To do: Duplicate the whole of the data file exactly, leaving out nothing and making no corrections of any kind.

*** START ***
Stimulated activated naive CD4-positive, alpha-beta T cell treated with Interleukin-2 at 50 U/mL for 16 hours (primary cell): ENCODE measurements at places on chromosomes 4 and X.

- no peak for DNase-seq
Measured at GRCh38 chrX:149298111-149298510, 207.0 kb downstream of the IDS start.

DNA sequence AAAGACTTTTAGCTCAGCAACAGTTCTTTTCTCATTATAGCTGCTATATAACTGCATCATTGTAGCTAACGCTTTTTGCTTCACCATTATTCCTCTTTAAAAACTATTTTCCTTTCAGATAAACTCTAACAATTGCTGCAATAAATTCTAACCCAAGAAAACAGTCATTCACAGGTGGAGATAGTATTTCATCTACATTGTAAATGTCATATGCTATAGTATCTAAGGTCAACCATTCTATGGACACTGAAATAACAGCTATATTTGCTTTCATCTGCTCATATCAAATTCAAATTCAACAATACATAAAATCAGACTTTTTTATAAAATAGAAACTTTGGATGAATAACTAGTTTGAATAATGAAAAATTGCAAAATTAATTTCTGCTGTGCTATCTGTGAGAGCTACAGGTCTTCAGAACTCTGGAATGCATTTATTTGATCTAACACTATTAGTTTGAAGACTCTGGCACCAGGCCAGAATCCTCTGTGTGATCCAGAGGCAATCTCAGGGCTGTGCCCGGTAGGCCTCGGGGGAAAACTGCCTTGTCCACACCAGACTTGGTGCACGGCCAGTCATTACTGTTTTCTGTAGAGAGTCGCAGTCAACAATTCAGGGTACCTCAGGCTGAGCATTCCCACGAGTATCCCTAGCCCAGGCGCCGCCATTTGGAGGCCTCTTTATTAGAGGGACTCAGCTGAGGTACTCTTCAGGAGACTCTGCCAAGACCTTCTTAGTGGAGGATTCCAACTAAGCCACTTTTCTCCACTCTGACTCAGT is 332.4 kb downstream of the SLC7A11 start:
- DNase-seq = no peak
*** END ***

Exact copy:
Stimulated activated naive CD4-positive, alpha-beta T cell treated with Interleukin-2 at 50 U/mL for 16 hours (primary cell): ENCODE measurements at places on chromosomes 4 and X.

- no peak for DNase-seq
Measured at GRCh38 chrX:149298111-149298510, 207.0 kb downstream of the IDS start.

DNA sequence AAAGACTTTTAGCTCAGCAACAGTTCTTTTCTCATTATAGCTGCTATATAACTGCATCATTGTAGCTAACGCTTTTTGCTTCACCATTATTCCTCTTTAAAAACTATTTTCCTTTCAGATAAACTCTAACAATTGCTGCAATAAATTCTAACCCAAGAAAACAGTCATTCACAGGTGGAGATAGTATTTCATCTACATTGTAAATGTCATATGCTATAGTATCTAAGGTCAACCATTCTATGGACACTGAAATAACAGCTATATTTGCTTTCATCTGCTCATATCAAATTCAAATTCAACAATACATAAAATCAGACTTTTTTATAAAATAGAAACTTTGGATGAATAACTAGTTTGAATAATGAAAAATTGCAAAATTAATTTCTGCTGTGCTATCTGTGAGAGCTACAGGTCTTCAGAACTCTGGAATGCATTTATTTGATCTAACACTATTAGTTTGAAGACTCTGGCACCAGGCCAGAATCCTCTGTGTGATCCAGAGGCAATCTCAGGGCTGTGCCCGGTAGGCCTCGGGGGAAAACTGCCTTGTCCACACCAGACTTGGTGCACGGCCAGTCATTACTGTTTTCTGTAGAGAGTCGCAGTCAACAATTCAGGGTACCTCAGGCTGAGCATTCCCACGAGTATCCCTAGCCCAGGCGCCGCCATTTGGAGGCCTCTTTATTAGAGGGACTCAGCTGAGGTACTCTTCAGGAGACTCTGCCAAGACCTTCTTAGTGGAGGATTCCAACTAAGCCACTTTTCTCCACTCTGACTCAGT is 332.4 kb downstream of the SLC7A11 start:
- DNase-seq = no peak